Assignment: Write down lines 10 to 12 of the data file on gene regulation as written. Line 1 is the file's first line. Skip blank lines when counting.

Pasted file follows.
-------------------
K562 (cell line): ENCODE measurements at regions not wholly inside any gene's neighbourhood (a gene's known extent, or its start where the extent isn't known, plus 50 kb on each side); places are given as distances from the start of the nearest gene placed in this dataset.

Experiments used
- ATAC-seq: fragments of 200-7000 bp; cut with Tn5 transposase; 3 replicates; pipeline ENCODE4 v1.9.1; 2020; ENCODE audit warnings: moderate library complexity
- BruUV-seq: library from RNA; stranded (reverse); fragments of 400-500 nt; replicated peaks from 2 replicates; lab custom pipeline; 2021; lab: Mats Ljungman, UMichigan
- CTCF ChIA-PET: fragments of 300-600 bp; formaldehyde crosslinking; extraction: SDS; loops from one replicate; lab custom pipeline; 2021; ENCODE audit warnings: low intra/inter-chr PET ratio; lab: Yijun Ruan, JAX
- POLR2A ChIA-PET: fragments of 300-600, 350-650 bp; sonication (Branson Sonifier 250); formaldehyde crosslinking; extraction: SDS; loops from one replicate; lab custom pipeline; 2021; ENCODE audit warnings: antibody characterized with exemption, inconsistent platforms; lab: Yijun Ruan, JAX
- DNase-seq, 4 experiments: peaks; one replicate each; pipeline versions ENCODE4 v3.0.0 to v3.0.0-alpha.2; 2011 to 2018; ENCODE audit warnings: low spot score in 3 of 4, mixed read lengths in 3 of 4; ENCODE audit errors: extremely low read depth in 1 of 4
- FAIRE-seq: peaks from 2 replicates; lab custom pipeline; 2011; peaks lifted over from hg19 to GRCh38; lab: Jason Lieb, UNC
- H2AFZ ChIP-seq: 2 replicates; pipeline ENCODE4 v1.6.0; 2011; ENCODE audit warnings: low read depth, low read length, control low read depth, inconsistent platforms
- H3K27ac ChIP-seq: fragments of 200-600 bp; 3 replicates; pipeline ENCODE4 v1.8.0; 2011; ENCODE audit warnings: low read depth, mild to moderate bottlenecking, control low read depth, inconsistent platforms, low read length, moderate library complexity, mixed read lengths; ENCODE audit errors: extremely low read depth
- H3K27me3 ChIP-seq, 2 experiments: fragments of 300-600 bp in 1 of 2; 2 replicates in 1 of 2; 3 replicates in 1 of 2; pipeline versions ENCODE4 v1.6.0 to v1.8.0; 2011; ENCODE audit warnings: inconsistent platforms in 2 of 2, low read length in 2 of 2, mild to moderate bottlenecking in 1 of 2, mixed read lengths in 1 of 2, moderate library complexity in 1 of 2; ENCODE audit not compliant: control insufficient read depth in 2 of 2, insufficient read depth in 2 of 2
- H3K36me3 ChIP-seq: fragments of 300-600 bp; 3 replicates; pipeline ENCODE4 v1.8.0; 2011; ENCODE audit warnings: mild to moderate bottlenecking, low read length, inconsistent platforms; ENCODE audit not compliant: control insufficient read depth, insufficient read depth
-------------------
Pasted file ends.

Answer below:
- H3K27ac ChIP-seq: fragments of 200-600 bp; 3 replicates; pipeline ENCODE4 v1.8.0; 2011; ENCODE audit warnings: low read depth, mild to moderate bottlenecking, control low read depth, inconsistent platforms, low read length, moderate library complexity, mixed read lengths; ENCODE audit errors: extremely low read depth
- H3K27me3 ChIP-seq, 2 experiments: fragments of 300-600 bp in 1 of 2; 2 replicates in 1 of 2; 3 replicates in 1 of 2; pipeline versions ENCODE4 v1.6.0 to v1.8.0; 2011; ENCODE audit warnings: inconsistent platforms in 2 of 2, low read length in 2 of 2, mild to moderate bottlenecking in 1 of 2, mixed read lengths in 1 of 2, moderate library complexity in 1 of 2; ENCODE audit not compliant: control insufficient read depth in 2 of 2, insufficient read depth in 2 of 2
- H3K36me3 ChIP-seq: fragments of 300-600 bp; 3 replicates; pipeline ENCODE4 v1.8.0; 2011; ENCODE audit warnings: mild to moderate bottlenecking, low read length, inconsistent platforms; ENCODE audit not compliant: control insufficient read depth, insufficient read depth